Detroit adding 4,500 speed humps after crashes

Ariana Taylor
The Detroit News

Detroit mayor Mike Duggan is expanding a program with the Department of Public Works to add 4,500 speed humps throughout the city this year and next year. 

Detroit Mayor Mike Duggan, center, along with Detroit Chief Public Health Officer Denise Fair and Detroit City Council President Brenda Jones, who tested positive for COVID-19 and has since recovered, speak on Detroiters and the coronavirus at a press conference at Shed 5 in Eastern Market in Detroit on April 17, 2020.

At a news conference Wednesday afternoon, Duggan announced that in spring of 2021, the city will more than triple the number of new speed humps from 1,200 this year to 4,500 in an effort to increase neighborhood safety and slow down motorists in those areas with high pedestrian traffic. The program will bring the total in the city to 6,275.

The planned increase in speed humps in Detroit comes weeks after several fatal car crashes this month, including two crashes that left a 2-year-old boy and a 6-year-old girl dead. 

"There is probably no issue that is raised with me by Detroiters with greater frequency than the speeding that is going on in this city and since COVID, when it seems like there are fewer cars on the streets, more of them are driving in unsafe speeds," Duggan said.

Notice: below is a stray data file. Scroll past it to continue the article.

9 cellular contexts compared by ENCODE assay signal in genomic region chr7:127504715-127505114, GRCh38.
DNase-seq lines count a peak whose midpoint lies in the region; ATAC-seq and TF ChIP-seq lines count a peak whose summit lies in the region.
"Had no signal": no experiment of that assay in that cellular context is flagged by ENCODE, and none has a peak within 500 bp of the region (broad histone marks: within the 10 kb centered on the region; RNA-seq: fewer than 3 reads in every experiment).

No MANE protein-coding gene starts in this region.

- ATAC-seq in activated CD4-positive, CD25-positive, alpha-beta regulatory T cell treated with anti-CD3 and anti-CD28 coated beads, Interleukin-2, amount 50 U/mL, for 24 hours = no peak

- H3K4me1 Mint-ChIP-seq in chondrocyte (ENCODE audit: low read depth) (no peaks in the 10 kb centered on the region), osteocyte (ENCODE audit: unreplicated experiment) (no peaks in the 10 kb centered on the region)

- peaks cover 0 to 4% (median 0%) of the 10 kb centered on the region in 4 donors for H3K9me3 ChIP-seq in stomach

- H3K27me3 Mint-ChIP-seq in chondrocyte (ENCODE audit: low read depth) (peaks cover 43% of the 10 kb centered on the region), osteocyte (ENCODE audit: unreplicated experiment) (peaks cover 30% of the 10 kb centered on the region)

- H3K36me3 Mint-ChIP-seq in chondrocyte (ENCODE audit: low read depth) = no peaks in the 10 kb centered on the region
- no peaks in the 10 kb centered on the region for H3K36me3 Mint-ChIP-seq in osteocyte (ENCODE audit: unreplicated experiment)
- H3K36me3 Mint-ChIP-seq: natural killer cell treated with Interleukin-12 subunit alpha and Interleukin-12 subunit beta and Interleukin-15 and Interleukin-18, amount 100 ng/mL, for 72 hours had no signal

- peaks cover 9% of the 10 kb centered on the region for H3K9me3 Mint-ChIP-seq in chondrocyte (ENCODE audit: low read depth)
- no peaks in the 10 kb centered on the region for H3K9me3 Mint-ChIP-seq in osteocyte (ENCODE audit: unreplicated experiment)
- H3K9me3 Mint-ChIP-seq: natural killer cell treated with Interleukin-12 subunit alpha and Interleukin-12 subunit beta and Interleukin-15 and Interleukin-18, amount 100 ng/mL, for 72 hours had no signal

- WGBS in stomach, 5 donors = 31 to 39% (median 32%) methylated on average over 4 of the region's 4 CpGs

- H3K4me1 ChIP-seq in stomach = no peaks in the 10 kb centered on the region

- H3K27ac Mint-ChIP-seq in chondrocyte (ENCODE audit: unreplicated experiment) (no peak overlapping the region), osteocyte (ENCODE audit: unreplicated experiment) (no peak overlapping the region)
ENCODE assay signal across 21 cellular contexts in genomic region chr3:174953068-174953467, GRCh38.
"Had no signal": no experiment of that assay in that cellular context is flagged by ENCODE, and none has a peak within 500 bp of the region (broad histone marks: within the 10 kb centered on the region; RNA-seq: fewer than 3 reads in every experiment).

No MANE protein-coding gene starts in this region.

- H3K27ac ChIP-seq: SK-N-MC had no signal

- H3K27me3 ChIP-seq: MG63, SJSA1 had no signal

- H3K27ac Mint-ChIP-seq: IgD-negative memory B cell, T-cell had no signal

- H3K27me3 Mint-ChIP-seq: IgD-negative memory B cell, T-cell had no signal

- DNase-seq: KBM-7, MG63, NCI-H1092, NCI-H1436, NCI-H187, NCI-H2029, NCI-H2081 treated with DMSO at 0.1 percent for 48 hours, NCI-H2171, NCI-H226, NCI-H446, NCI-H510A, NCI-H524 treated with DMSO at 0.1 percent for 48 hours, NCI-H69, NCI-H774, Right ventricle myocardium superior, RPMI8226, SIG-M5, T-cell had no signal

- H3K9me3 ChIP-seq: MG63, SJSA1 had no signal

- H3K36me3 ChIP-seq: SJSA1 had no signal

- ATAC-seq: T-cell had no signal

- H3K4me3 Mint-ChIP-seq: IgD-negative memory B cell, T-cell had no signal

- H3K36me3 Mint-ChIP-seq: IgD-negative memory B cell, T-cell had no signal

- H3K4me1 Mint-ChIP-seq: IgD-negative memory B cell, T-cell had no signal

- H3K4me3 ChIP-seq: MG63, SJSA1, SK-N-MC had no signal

The 4,500 speed humps will cost the city $11.5 million, which will come out of the $100 million road repair budget, causing some some road resurfacing to be delayed. 

The speed humps will only be added to residential streets with a speed limit of 25 mph. The city will choose which streets will receive speed humps based on traffic in the area, the number of children on the street and any excessive speeding reports from the Detroit Police Department. 

Priority will be given to streets that are used by drivers to pass traffic on nearby major roads. The city is looking to work with smaller, Detroit based, minority-owned asphalt companies to complete the installation. Interested parties should contact DPW at 313-224-3901

"We have had them installed on our street for quite some time now and it has cut down on the traffic on our street tremendously ... we have stop signs that are placed on almost every corner. No one recognizes the stop signs," said Marsha Morrell, a resident who had the speed humps installed on her street in 2018.

Detroit officials are also launching a citywide campaign to encourage residents to get flu vaccinations, the mayor announced during the news conference. 

Starting Oct. 14, flu vaccinations will be offered at 267 high-risk facilities, including emergency shelters, adult foster care centers and senior living centers. Free flu shots will also be offered at 81 locations across the city. 

Duggan and Chief Public Health Officer Denise Fair closed out the news conference by getting their own flu shots. 

"We are still in the middle of a pandemic," Fair said. "COVID-19 is still real and it's not going anywhere for quite some time. So since the flu season is upon us, we need to prevent the flu. We need to protect ourselves and the people around us but also our health systems. We need to reduce the strain on our hospitals that are responding to COVID."